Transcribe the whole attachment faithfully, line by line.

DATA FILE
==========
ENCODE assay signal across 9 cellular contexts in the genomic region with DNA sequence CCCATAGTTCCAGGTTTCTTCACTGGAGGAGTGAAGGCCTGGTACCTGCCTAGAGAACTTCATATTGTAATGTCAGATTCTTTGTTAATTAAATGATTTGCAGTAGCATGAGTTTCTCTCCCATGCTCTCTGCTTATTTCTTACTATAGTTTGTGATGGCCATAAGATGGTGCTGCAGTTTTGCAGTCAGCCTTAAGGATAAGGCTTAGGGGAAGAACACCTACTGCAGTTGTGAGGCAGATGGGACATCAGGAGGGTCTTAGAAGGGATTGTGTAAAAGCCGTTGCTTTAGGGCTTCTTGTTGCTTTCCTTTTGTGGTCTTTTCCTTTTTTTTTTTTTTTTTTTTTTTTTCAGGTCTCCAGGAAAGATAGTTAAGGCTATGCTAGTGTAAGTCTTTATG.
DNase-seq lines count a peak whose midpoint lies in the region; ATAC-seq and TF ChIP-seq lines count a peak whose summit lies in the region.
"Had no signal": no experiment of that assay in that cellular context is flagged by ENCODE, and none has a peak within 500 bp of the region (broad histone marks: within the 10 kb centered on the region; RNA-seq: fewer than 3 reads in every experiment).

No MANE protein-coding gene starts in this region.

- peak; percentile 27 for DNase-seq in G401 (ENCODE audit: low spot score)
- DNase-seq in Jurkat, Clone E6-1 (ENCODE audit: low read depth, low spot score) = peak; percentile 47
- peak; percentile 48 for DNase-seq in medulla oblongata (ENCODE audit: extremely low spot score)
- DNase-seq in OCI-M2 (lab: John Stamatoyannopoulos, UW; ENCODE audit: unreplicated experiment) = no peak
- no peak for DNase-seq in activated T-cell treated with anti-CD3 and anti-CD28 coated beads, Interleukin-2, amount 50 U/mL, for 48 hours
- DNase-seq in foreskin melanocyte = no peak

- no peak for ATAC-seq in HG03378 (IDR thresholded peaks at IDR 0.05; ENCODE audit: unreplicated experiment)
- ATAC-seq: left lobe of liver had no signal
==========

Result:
ENCODE assay signal across 9 cellular contexts in the genomic region with DNA sequence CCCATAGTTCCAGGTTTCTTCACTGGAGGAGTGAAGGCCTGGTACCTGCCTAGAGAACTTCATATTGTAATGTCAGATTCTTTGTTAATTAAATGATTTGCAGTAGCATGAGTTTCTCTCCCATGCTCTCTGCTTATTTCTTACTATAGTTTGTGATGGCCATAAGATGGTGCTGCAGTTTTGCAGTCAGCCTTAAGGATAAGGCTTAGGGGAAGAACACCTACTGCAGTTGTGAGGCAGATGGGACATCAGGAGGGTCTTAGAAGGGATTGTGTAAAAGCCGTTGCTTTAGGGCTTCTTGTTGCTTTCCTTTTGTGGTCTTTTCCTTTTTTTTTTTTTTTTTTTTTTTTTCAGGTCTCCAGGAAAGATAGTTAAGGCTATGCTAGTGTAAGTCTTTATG.
DNase-seq lines count a peak whose midpoint lies in the region; ATAC-seq and TF ChIP-seq lines count a peak whose summit lies in the region.
"Had no signal": no experiment of that assay in that cellular context is flagged by ENCODE, and none has a peak within 500 bp of the region (broad histone marks: within the 10 kb centered on the region; RNA-seq: fewer than 3 reads in every experiment).

No MANE protein-coding gene starts in this region.

- peak; percentile 27 for DNase-seq in G401 (ENCODE audit: low spot score)
- DNase-seq in Jurkat, Clone E6-1 (ENCODE audit: low read depth, low spot score) = peak; percentile 47
- peak; percentile 48 for DNase-seq in medulla oblongata (ENCODE audit: extremely low spot score)
- DNase-seq in OCI-M2 (lab: John Stamatoyannopoulos, UW; ENCODE audit: unreplicated experiment) = no peak
- no peak for DNase-seq in activated T-cell treated with anti-CD3 and anti-CD28 coated beads, Interleukin-2, amount 50 U/mL, for 48 hours
- DNase-seq in foreskin melanocyte = no peak

- no peak for ATAC-seq in HG03378 (IDR thresholded peaks at IDR 0.05; ENCODE audit: unreplicated experiment)
- ATAC-seq: left lobe of liver had no signal